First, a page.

Budget 2011–12: Constitutional recognition of local government
The Government will provide $49.8 million over five years to the Department of Regional Australia, Regional Development and Local Government (the Department) ‘to strengthen the Government’s engagement with regional Australia’. Part of this measure includes funding for the implementation of specific policy commitments for the constitutional recognition of local government.
It is also made clear in Budget Measures: Budget Paper No. 2: 2011–12 that this ‘measure delivers on the Government’s ‘Commitment to Regional Australia’ agreement’.
On 7 September 2010, the Australian Labor Party (ALP) and independent members, Robert Oakeshott and Tony Windsor signed an agreement which enabled the ALP to form Government. Annex B to that agreement, ‘Commitment to Regional Australia’, included that the Government is ‘committed to working towards achieving constitutional recognition for local Government’ and noted that in 2010, ‘the Government allocated $250,000 for [the Australian Local Government Association] to help councils run community consultations and campaigns to build support’.
The ALP also entered into an agreement with the Australian Greens on 1 September 2010. One of the ‘Goals’ of the agreement included for the parties to work together and with other parliamentarians to:
Hold referenda during the 43rd Parliament or at the next election on Indigenous constitutional recognition and recognition of local government in the Constitution.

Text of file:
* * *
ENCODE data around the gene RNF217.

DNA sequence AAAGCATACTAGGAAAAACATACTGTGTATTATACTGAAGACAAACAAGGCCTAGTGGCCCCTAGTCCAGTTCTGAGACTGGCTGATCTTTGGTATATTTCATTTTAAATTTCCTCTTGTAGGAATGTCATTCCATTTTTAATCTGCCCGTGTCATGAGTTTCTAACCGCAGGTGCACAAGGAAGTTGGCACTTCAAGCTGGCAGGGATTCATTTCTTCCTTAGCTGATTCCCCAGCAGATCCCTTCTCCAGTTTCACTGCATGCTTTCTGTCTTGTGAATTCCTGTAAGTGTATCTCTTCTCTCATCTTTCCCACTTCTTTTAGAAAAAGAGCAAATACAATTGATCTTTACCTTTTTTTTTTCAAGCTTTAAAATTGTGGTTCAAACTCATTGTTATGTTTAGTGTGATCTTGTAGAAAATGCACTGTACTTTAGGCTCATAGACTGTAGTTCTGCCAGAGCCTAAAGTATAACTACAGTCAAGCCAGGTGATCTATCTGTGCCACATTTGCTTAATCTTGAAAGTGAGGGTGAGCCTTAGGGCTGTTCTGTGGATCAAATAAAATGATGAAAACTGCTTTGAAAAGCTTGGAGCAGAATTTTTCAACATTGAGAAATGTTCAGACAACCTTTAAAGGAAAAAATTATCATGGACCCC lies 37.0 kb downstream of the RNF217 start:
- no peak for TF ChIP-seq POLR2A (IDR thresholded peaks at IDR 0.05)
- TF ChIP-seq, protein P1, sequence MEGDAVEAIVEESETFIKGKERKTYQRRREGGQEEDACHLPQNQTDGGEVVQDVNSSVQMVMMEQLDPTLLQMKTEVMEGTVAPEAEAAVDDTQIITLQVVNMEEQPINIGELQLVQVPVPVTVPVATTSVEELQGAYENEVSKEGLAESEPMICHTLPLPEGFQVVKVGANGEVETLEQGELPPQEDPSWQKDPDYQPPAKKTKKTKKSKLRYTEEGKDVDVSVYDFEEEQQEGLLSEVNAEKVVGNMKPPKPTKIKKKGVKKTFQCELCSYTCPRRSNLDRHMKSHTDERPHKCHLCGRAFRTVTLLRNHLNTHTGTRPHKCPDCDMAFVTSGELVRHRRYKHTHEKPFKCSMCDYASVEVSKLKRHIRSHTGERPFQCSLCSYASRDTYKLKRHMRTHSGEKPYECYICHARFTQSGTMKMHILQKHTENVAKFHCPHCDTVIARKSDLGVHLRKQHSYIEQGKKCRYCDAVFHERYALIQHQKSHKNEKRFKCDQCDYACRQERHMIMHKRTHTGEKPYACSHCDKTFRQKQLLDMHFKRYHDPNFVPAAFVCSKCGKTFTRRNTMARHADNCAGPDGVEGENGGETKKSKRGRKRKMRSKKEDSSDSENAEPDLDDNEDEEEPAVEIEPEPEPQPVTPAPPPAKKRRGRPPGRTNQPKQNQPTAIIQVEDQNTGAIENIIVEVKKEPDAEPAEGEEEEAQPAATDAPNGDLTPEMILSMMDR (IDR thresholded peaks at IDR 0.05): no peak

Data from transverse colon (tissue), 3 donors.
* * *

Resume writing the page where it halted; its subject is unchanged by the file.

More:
Simon Crean MP (Minister for Regional Australia, Regional Development and Local Government), in a Budget statement said:
An additional $9.4 million has been allocated to the Department to implement a range of specific priorities relevant to regional Australia, including delivering effective whole-or-Government responses to the challenges and opportunities that face regional Australia. These priorities include the progression of a referendum on constitutional recognition of local government, a Regional Development Policy Centre, and a taskforce aimed at developing options for a Government response to the social and economic impacts of the Murray-Darling Basin Plan.
There have been two failed attempts to amend the Australian Constitution by referendum to provide recognition of local governments; once by the Whitlam Government in 1974 and once by the Hawke Government in 1988. The 1974 referendum received a total majority of 46.85 per cent in the affirmative and a majority vote in one state (New South Wales). The 1988 referendum received a total majority vote of 33.61 per cent in the affirmative and no majority vote in the states and territories. As a matter of context, 44 referenda have been put to the Australian public; 8 of which have passed.